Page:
Interest Rates

When a person borrows some money from another person, this money comes at an interest which can also be called the “Opportunity Cost” of the money. The amount lent is called the “Principal” and the interest on the “Principal” is in annualized terms.

The interest rates are affected by the demand and supply of money. So, if at any point of time, if the demand for money is higher, its interest rates will increase and if the demand for money is lower, interest rates will fall.

  • Theoretically the interest rates should reach equilibrium, when demand and supply coincide.

But practically it does not happen.

This is because RBI influences the interest rates by increasing and decreasing the liquidity in the system. This is one factor. The factors which affect the interest rates are as follows:

  • RBI’s Monetary Policy: The objective of RBI’s monetary policy is the price stability and economic growth. RBI when loosens the monetary policy (i.e. decreases the repo and reverse repo) , the money supply in the system expands, and the interest rates come down. If the RBI tightens the monetary policy, the money supply in the system contracts and the interest rates tend to go high.
  • Economic Growth: When economy of the country is on growth path. The demand for money Increases. So there is an upward pressure on the interest rates.
  • Inflation: The rise in the general price level of the Goods and services is Inflation. In a situation of Inflation, too much money chases too few goods. So the purchasing power of each unit of currency decreases. The adverse impact of the higher inflation is that people want safer returns on their lending against the inflationary trends. This makes the interest rates go up.
  • Global Trends: A favorable global liquidity atmosphere helps the domestic atmosphere to be favorable.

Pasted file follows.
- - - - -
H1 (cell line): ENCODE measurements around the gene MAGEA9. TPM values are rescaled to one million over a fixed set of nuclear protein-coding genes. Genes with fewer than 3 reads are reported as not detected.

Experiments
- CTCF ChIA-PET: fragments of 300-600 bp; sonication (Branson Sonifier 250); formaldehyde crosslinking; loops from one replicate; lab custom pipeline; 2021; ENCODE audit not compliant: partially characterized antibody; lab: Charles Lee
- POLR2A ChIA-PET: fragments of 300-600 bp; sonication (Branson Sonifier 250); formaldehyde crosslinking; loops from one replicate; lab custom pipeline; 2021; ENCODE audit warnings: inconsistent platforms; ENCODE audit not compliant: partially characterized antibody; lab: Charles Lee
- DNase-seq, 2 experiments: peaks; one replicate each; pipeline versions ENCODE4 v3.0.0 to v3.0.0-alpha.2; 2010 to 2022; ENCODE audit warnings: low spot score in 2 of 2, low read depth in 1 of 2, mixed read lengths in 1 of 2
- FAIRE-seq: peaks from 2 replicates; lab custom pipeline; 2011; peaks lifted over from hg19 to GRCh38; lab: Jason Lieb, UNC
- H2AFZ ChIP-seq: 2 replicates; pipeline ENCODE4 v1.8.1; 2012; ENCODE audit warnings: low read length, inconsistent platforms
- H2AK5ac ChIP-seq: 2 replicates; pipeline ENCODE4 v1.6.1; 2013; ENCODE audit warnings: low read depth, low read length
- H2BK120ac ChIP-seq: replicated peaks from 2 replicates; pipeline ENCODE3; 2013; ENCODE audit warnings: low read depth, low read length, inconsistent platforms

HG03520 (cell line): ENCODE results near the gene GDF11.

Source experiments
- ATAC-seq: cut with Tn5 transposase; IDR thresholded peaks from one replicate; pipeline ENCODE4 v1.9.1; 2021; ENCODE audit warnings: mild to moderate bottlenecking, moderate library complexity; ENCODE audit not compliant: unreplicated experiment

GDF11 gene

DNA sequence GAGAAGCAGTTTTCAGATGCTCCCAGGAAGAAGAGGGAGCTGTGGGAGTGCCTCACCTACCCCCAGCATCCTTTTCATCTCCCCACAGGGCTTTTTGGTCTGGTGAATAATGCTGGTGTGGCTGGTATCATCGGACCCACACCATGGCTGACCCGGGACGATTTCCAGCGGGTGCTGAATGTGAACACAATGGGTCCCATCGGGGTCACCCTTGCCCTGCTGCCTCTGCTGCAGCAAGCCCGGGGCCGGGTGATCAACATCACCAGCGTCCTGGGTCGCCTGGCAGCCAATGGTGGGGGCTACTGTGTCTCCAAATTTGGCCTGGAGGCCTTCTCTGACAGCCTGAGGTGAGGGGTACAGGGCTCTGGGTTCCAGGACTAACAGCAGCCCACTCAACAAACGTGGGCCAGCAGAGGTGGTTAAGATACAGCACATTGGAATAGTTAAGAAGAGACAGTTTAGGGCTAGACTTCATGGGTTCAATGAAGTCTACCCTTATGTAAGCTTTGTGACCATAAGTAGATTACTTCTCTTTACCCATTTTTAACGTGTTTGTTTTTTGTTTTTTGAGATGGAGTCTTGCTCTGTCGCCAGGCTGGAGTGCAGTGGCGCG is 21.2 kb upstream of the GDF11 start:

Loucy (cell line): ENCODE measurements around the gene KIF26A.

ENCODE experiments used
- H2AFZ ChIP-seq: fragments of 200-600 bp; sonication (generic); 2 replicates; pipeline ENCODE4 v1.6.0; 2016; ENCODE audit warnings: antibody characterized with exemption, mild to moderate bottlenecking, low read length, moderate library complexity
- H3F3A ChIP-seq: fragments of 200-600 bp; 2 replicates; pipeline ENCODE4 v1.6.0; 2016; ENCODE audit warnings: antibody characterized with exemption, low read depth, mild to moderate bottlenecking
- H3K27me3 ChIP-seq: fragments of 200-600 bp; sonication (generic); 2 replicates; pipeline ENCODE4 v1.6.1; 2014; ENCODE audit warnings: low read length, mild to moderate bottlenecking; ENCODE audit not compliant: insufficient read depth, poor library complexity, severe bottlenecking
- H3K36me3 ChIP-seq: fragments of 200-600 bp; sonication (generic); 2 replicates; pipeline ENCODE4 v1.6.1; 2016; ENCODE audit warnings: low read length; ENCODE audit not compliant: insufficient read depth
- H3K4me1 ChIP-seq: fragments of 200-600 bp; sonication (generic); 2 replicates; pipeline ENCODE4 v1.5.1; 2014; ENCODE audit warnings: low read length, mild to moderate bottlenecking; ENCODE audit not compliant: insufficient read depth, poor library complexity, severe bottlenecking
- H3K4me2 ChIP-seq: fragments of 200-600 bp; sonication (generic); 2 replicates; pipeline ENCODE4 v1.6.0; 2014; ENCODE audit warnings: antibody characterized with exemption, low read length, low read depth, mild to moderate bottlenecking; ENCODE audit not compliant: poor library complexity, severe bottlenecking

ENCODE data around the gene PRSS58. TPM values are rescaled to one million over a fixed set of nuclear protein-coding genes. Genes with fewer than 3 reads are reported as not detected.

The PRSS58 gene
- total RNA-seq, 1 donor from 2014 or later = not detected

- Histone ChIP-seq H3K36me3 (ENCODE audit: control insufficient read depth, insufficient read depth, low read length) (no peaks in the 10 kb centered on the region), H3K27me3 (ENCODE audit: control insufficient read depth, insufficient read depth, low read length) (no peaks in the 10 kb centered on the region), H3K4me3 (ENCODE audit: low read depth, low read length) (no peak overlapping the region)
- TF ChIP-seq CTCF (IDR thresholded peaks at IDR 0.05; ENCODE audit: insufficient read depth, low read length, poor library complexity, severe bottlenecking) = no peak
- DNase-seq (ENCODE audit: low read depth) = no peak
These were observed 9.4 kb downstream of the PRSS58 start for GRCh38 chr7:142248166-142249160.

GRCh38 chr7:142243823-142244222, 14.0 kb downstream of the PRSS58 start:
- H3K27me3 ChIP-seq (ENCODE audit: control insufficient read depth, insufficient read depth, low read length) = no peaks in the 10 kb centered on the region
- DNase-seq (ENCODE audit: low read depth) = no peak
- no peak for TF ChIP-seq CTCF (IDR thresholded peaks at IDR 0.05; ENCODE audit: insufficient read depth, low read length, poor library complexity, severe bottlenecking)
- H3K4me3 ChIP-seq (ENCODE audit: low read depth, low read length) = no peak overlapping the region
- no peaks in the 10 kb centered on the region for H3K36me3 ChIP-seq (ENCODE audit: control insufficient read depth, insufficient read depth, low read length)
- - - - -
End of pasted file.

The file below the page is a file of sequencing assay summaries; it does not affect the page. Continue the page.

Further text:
The interest rates affect both the borrowers and lenders. Interest rates get a very important role in making the Government Policies. The interest rates affect the investment and saving behavior of the individuals, companies and Banks.

The interest rates can be simple, where interest is not added in the principal or it can be compound, where interest is added to the Principal.

Governments ask the financial institutions to disclose their interest rates as yearly compound interest rates on deposits and advances. Many terms are used for these annual compound rates which all have the same meaning. Some of them are Annual Percentage Rate (APR), Annual Equivalent Rate (AER), Annual Percentage Yield (AEY) , Effective Interest Rate, Effective Annual Rate etc.

Apart from that we have two more terms associated with the interested rates viz. Fixed and Floating.

Fixed rate is fixed at the time when a loan is given and remains constant for the entire loan tenure. Floating rate keeps fluctuating. Some reference rates such as Base Rate, Prime lending rates are the rates on which the loans are linked. It can be like PLR-1 or PLR -2 or anything like that.

A few days back, the banks were free to decide their prime lending rates (PLR) which served as the benchmarks for most of bank lending. However, with RBI asking them to move to the Base Rate, the PLR has been replaced with the Base Rate system. The Base rate formula is linked to the cost of deposits for every bank. The Base Rate would be transmitting the changes in the monetary policy more effectively as any drop in the cost of borrowing for banks will result in lower lending rates


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